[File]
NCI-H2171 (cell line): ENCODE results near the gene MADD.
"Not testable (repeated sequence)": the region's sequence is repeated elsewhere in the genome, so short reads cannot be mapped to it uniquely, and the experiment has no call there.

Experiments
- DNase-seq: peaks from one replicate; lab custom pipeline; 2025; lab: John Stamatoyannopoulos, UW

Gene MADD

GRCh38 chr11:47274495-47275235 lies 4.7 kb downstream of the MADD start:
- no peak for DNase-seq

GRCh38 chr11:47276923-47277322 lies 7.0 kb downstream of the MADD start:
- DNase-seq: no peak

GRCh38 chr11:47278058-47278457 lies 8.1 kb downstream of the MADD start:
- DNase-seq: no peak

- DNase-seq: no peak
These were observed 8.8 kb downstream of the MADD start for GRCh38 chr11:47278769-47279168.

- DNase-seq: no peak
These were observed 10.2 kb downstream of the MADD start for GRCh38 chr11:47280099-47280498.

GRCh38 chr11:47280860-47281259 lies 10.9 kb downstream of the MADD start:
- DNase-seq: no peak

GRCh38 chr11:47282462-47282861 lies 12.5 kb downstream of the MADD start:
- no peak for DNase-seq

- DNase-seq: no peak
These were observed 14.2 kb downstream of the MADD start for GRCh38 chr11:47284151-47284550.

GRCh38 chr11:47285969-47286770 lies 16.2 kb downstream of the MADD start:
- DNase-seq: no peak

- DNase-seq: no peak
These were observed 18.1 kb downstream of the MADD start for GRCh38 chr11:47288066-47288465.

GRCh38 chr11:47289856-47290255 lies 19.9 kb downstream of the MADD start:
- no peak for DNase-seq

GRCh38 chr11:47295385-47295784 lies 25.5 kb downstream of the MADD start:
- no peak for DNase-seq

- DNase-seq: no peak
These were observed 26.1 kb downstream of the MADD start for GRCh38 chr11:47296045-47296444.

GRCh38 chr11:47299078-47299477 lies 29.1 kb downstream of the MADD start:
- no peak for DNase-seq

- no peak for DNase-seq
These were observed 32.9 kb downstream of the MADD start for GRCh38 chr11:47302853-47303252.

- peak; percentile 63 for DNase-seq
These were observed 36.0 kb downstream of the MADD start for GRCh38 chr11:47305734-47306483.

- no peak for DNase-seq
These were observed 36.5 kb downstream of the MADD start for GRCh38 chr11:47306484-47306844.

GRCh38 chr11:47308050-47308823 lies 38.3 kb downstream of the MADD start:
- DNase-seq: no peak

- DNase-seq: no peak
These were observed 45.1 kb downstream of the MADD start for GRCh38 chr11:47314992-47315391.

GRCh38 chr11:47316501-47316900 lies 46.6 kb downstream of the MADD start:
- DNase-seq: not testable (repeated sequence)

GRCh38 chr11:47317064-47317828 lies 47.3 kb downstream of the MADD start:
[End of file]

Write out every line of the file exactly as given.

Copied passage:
NCI-H2171 (cell line): ENCODE results near the gene MADD.
"Not testable (repeated sequence)": the region's sequence is repeated elsewhere in the genome, so short reads cannot be mapped to it uniquely, and the experiment has no call there.

Experiments
- DNase-seq: peaks from one replicate; lab custom pipeline; 2025; lab: John Stamatoyannopoulos, UW

Gene MADD

GRCh38 chr11:47274495-47275235 lies 4.7 kb downstream of the MADD start:
- no peak for DNase-seq

GRCh38 chr11:47276923-47277322 lies 7.0 kb downstream of the MADD start:
- DNase-seq: no peak

GRCh38 chr11:47278058-47278457 lies 8.1 kb downstream of the MADD start:
- DNase-seq: no peak

- DNase-seq: no peak
These were observed 8.8 kb downstream of the MADD start for GRCh38 chr11:47278769-47279168.

- DNase-seq: no peak
These were observed 10.2 kb downstream of the MADD start for GRCh38 chr11:47280099-47280498.

GRCh38 chr11:47280860-47281259 lies 10.9 kb downstream of the MADD start:
- DNase-seq: no peak

GRCh38 chr11:47282462-47282861 lies 12.5 kb downstream of the MADD start:
- no peak for DNase-seq

- DNase-seq: no peak
These were observed 14.2 kb downstream of the MADD start for GRCh38 chr11:47284151-47284550.

GRCh38 chr11:47285969-47286770 lies 16.2 kb downstream of the MADD start:
- DNase-seq: no peak

- DNase-seq: no peak
These were observed 18.1 kb downstream of the MADD start for GRCh38 chr11:47288066-47288465.

GRCh38 chr11:47289856-47290255 lies 19.9 kb downstream of the MADD start:
- no peak for DNase-seq

GRCh38 chr11:47295385-47295784 lies 25.5 kb downstream of the MADD start:
- no peak for DNase-seq

- DNase-seq: no peak
These were observed 26.1 kb downstream of the MADD start for GRCh38 chr11:47296045-47296444.

GRCh38 chr11:47299078-47299477 lies 29.1 kb downstream of the MADD start:
- no peak for DNase-seq

- no peak for DNase-seq
These were observed 32.9 kb downstream of the MADD start for GRCh38 chr11:47302853-47303252.

- peak; percentile 63 for DNase-seq
These were observed 36.0 kb downstream of the MADD start for GRCh38 chr11:47305734-47306483.

- no peak for DNase-seq
These were observed 36.5 kb downstream of the MADD start for GRCh38 chr11:47306484-47306844.

GRCh38 chr11:47308050-47308823 lies 38.3 kb downstream of the MADD start:
- DNase-seq: no peak

- DNase-seq: no peak
These were observed 45.1 kb downstream of the MADD start for GRCh38 chr11:47314992-47315391.

GRCh38 chr11:47316501-47316900 lies 46.6 kb downstream of the MADD start:
- DNase-seq: not testable (repeated sequence)

GRCh38 chr11:47317064-47317828 lies 47.3 kb downstream of the MADD start: